What Made News?

Walmart recently argued that the US District Court for the Eastern District of California should not grant class certification in a suit alleging that Walmart’s data collection practices violate California’s Song-Beverly Credit Card Act of 1971 (Song-Beverly Act).

Details of the Case

Under the Song-Beverly Act, retailers are prohibited from collecting “personal identification information” (PII) in connection with a credit card purchase. Following a California Supreme Court decision, ZIP codes fall within the definition of PII. The plaintiffs in this case argued that Walmart requested and recorded the plaintiffs’ ZIP codes when they made purchases by credit card, thereby violating the Song-Beverly Act. The plaintiffs then went on to ask that the Court approve a class consisting of all persons in California required by Walmart to provide any type of PII during a credit card transaction, not just ZIP codes.

Walmart argued that the proposed class was too broad and class treatment inappropriate. The crux of Walmart’s argument was that a class could not be certified because individual questions in the case predominate over common issues. The Song-Beverly Act contains exemptions that allow retailers to collect PII in certain circumstances — for instance, if the information is needed for shipping or installation, or if the retailer is contractually obligated to provide PII in order to complete the credit card transaction. Given the varied exemptions to the Act, Walmart argued that determining whether any exemption applies to each particular class member’s claim would require individualized fact-finding. Similarly, Walmart claimed its defenses may vary as to each member of the class, depending on the specific circumstances of each transaction. For example, Walmart noted that its contract with American Express — a credit card used by both plaintiffs — requires Walmart to transmit the customer’s billing ZIP code to American Express during the authorization process. Given the above, Walmart contended that the case could not meet the requirements for class certification and requested that the Court deny the plaintiffs’ motion.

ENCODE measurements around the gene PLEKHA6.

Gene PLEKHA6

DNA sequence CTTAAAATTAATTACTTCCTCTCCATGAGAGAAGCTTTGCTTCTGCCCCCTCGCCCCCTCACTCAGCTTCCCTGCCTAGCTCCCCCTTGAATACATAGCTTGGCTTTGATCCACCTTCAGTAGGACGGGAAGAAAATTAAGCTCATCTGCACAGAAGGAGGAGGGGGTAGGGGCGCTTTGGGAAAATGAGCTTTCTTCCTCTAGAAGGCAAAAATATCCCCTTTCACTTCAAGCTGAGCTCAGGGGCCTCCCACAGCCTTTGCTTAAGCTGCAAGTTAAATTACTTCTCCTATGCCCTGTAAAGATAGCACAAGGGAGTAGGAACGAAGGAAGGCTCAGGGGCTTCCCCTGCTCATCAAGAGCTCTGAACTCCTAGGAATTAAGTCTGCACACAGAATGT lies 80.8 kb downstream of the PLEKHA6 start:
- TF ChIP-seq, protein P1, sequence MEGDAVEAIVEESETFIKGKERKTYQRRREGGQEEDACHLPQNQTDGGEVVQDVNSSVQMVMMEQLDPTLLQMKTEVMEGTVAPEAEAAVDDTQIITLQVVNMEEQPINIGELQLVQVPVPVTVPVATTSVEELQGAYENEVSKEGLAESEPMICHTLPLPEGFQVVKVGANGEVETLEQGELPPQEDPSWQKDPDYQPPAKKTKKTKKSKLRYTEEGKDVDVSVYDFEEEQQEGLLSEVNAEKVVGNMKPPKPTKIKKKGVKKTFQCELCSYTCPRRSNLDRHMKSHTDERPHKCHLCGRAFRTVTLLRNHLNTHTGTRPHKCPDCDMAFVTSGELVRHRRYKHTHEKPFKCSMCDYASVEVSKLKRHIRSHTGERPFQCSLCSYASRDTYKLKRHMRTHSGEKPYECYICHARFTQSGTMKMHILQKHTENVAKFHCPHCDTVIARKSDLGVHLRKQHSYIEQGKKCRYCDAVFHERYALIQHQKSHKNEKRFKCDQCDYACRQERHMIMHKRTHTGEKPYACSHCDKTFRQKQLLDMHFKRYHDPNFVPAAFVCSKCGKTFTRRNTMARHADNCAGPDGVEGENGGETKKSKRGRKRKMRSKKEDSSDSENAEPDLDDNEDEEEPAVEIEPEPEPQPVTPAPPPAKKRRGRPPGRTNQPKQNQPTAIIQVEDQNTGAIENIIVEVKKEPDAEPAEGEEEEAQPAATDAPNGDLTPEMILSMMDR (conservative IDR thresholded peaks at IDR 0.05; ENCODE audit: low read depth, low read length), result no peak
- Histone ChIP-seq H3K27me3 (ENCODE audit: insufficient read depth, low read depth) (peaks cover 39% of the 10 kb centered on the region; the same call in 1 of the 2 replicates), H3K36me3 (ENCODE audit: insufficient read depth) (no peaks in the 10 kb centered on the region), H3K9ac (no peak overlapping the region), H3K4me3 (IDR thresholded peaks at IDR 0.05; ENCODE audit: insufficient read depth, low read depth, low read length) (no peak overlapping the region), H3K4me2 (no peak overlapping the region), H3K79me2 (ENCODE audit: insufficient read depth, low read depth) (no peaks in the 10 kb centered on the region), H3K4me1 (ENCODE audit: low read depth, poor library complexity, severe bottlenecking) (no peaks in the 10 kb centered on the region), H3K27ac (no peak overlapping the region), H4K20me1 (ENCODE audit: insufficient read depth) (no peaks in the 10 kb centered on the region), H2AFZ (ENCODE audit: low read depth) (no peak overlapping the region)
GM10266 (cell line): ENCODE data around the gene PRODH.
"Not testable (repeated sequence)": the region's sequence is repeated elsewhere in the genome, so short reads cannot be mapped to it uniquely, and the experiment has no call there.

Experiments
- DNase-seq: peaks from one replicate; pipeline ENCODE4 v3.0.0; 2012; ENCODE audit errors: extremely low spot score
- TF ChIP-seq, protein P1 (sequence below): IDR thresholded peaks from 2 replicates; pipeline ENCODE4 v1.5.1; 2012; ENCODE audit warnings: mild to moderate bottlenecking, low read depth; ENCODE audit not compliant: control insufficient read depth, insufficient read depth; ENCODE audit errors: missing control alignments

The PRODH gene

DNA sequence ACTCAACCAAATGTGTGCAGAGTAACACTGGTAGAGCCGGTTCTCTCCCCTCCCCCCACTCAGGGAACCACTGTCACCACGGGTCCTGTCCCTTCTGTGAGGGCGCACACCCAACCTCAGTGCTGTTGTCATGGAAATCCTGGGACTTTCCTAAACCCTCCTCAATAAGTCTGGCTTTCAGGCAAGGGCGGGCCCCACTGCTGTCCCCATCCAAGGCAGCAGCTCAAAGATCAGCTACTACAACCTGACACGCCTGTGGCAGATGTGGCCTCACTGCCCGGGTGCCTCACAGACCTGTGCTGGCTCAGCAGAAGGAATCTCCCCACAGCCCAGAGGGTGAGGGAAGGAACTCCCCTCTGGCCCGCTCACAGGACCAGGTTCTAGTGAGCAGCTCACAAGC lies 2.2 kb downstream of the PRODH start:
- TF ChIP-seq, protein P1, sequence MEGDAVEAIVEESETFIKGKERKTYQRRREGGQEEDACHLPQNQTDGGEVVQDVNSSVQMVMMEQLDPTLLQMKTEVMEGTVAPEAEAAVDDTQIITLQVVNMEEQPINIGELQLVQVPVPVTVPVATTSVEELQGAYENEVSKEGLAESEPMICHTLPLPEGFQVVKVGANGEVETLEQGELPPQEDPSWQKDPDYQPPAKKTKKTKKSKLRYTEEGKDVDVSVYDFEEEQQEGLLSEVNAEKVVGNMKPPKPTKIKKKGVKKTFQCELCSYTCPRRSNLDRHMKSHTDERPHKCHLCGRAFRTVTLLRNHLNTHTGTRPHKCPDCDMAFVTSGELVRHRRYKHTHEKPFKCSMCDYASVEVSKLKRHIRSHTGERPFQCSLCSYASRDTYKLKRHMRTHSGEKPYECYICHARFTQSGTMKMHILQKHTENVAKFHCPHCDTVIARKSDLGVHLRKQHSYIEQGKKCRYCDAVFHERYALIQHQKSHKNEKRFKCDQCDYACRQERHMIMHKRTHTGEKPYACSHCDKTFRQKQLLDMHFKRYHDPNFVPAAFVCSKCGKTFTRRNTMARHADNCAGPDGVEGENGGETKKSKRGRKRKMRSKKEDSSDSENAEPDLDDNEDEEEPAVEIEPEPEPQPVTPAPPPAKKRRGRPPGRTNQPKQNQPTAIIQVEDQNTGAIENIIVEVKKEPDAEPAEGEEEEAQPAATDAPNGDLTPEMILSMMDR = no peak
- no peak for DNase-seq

What is the Takeaway?

This case highlights the complexities of point-of-sale data collection laws and emphasizes the need for retailers to be cognizant of the laws in every state in which they have stores. In addition, retailers should be careful how and when they collect information from their customers, collecting only that information which is necessary during the transaction. Retailers requesting and recording information for marketing purposes should do so only after a purchase by credit card is consummated and the customer’s payment card and the receipt have been returned, while making clear that providing information for marketing purposes is purely voluntary.